TEXT OF COMMENTARY
Tess Vigeland: A new GI bill is back on the drawing boards. Democrats tucked it into the war spending bill that already passed the House. The Senate is expected to take up the measure this week.
It would more than double the current education benefit given to military service members -- up to $90,000 -- but commentator Kim Clark says the legislation has divided some of the nation's most influential veterans.
Kim Clark: Everybody in Washington pretty much agrees on one thing: Veterans' education benefits need to be improved.
The standard under the GI Bill right now is about $10,000 an academic year. Unfortunately, the total cost of attending a typical public university is more than $15,000 and private schools can cost more than three times that. No wonder fewer than a third of the first Gulf War veterans have gone on to college -- they can't afford it.
But for the last several months, two of the nation's most influential veterans -- President Bush and Senator John McCain -- have been arguing for only a modest increase in benefits -- about $3,000 a year. They say anything more would be too expensive and might lure experienced soldiers away from reenlistment. They're following in some impressive political footsteps: Presidents Eisenhower, Kennedy, Johnson and Ford, all World War II veterans, also opposed efforts to increase veterans' education benefits at some point during their term.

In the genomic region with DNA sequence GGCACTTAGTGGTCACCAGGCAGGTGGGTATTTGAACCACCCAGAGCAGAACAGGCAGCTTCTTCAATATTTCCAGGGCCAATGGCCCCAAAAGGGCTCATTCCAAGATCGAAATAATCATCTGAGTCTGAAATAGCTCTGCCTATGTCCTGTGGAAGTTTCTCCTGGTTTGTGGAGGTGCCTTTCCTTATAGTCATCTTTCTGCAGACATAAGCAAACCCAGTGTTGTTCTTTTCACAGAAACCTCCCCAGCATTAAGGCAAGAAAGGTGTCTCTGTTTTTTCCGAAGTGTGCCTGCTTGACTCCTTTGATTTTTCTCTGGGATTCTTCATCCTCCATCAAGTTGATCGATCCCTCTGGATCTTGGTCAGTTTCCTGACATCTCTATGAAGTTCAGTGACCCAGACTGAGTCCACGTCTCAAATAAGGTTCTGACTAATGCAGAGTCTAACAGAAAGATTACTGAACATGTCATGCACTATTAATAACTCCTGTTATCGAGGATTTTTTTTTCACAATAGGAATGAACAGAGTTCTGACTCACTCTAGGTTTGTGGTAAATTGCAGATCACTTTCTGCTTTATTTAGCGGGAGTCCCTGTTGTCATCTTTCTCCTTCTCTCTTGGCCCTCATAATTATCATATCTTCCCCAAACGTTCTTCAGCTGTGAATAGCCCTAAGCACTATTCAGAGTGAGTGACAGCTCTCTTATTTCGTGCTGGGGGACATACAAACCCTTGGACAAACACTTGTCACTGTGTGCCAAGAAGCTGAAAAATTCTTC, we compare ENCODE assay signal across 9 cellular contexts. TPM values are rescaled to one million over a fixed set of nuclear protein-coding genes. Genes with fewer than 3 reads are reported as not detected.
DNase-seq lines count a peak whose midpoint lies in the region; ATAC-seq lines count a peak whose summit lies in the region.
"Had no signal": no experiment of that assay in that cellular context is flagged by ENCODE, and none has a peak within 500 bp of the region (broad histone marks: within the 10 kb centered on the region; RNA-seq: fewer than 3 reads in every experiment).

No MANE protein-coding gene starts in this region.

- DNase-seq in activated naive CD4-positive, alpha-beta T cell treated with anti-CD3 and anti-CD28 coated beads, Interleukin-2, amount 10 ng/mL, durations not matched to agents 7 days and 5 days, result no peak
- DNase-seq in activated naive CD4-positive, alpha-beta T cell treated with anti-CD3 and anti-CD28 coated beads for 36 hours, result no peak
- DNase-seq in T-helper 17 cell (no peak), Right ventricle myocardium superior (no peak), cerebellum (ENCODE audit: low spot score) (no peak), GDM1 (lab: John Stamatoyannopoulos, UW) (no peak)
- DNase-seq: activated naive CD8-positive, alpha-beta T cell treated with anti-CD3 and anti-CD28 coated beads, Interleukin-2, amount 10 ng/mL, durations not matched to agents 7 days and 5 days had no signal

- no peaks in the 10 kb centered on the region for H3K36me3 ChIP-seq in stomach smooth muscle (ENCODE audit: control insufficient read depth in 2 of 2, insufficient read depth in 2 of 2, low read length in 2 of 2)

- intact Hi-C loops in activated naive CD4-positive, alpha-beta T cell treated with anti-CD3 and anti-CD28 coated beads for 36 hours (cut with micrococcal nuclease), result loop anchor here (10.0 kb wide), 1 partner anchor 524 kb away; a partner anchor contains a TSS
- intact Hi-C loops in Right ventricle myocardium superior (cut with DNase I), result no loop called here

But the popularity of the GI Bill appears to be overwhelming these concerns. Congress is about to pass a compromise bill sponsored by Senator Jim Webb, who is also a decorated Vietnam Veteran. It's backed by major veteran groups like the American Legion and has drawn so much bipartisan support that President Bush now says he'll sign it. It would cover full tuition and housing even at a school like UCLA, where the cost of attendance now exceeds $23,000 a year.
Will this be expensive? Sure. Will it reduce reenlistment? It very well might. But the Government Accountability Office says it would increase recruitment. By opening college gates, the original GI Bill laid the foundation of the Middle Class prosperity of the 50s and 60s. Studies show that every dollar spent on education benefits after World War II paid back at least $5 in increased taxes and economic growth.
If we can't afford to give our veterans a chance at success in life, how can we afford to ask our soldiers to brave death?
Vigeland: Kim Clark covers money for U.S. News and World Report.